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General Defender Service Schedule pt two

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Big Landy Fan
We need to service our Land Rover.

Before you start make sure that you have enough room to do the job. Not easy I know. I work outside on mine.

Here I expect you to have at least a trolley jack and one pair of axle stands.

Please read the any articles on tools and u/j's before you start.

Print out the service sheet.

Note the mileage and date in the service sheet.

Road test. Listen/feel that the car feels right. Check all warning lights are working. Check all instruments are working and reading correctly. Check that low range engages also that the diff lock engages. Test the wipers and washers during the road test, that way you won't have water dripping on you when you're working underneath.

Return from the road test and park the Land Rover where you intend working on it.

Check any interior lights.

Get a helper. Ask your helper to sit in the drivers seat.
From the front....Check the side lights note any damage or condensation. If damage replace. If condensation. Remove light lens. Clean and dry. Put a little silicon grease on the back of the lens mount and refit. Check the headlights, dip and high beam. Check the indicators, check the repeater indicators.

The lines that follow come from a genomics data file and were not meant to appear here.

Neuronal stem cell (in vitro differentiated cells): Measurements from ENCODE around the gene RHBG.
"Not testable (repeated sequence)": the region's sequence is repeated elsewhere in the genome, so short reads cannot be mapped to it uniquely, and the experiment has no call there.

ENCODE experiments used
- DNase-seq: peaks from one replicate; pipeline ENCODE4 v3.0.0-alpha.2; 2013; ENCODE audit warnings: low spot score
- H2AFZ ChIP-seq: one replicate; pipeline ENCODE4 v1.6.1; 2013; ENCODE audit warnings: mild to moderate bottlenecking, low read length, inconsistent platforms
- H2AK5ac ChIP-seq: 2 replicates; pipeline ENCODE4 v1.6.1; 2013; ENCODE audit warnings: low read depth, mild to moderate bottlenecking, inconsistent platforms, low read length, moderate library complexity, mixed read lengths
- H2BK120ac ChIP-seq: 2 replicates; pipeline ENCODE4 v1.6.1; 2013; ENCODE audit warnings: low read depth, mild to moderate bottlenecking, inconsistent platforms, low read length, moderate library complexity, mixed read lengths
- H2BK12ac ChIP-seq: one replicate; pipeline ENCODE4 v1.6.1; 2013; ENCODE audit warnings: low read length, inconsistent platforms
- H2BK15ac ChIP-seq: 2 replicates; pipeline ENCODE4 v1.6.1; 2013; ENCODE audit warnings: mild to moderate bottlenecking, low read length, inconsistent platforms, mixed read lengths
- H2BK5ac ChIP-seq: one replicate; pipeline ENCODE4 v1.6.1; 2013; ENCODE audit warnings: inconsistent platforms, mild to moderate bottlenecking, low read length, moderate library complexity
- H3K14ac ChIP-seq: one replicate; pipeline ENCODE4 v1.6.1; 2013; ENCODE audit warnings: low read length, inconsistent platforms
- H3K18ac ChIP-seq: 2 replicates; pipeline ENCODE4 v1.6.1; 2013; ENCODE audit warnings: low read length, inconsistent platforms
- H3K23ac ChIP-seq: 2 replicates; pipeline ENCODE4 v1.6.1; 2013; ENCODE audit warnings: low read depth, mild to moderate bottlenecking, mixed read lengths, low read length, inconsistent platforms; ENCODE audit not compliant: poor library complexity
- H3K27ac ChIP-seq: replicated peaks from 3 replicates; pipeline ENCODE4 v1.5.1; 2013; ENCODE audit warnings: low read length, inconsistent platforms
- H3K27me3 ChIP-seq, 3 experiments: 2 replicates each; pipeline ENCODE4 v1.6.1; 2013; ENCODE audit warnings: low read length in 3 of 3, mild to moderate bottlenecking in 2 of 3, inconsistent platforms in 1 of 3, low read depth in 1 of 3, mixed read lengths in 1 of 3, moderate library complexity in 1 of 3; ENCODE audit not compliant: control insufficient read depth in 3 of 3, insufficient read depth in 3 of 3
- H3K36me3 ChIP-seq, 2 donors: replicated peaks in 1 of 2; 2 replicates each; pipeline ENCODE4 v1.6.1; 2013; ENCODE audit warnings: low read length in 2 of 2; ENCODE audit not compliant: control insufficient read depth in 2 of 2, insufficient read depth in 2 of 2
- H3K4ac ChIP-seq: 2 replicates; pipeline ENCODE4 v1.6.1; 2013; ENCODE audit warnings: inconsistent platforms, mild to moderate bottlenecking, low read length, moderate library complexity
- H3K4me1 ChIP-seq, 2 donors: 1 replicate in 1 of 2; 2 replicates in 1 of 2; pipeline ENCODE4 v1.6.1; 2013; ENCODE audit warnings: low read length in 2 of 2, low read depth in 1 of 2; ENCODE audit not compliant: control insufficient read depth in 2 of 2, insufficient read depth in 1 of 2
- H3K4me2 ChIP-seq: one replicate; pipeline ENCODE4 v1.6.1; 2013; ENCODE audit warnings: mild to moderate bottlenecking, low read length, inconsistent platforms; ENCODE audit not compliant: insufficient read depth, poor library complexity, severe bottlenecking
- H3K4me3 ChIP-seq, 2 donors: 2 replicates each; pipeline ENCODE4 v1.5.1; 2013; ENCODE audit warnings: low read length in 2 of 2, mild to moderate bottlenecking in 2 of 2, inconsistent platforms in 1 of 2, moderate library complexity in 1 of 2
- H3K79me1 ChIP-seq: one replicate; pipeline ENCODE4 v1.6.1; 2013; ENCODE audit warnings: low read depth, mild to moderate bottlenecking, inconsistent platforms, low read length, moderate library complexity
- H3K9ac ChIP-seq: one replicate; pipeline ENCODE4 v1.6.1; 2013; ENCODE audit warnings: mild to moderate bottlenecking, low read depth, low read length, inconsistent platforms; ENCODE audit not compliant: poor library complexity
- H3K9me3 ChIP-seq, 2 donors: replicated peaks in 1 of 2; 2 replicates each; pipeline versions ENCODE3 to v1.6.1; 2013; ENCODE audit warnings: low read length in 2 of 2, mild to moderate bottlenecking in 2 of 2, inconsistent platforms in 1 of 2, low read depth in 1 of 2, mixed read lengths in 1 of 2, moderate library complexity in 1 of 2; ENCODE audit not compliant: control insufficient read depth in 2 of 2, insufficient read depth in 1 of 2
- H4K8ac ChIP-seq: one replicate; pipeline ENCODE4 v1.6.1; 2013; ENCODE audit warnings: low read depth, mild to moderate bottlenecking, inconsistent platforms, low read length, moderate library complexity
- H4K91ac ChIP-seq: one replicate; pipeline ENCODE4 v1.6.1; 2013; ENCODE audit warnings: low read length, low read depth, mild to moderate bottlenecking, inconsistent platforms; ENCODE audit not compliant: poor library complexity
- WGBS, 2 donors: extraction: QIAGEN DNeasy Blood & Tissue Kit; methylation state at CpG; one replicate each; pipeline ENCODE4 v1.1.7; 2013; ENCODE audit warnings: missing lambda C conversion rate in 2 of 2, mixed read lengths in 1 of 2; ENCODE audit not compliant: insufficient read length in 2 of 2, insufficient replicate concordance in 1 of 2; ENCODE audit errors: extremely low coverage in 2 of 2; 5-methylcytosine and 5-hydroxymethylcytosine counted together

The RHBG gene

Walk to the rear.

Have the side lights switched on. Check the indicators. Check the brake lights. Check the rear fog light. Check the reversing light. Switch off the tail lights and re-check the indicators and brake lights.

Go back to the front of the Land Rover. Lie underneath and ask your helper to rock the steering while you check for any play in ALL the steering joints. I prefer to have the engine running with a power steering model.

Jack up right front wheel. Place a stand under axle.
Get hold of the wheel at 6 and 12 O'clock and rock in and out.
Note any movement. If there is movement ask your helper to apply the brakes and you rock the wheel again. If there's no movement with the brakes applied the wheel[hub] bearing need adjusting.

Get hold of the wheel at 3 and 9 O'clock and rock the wheel. This will give a second opinion on the steering joints.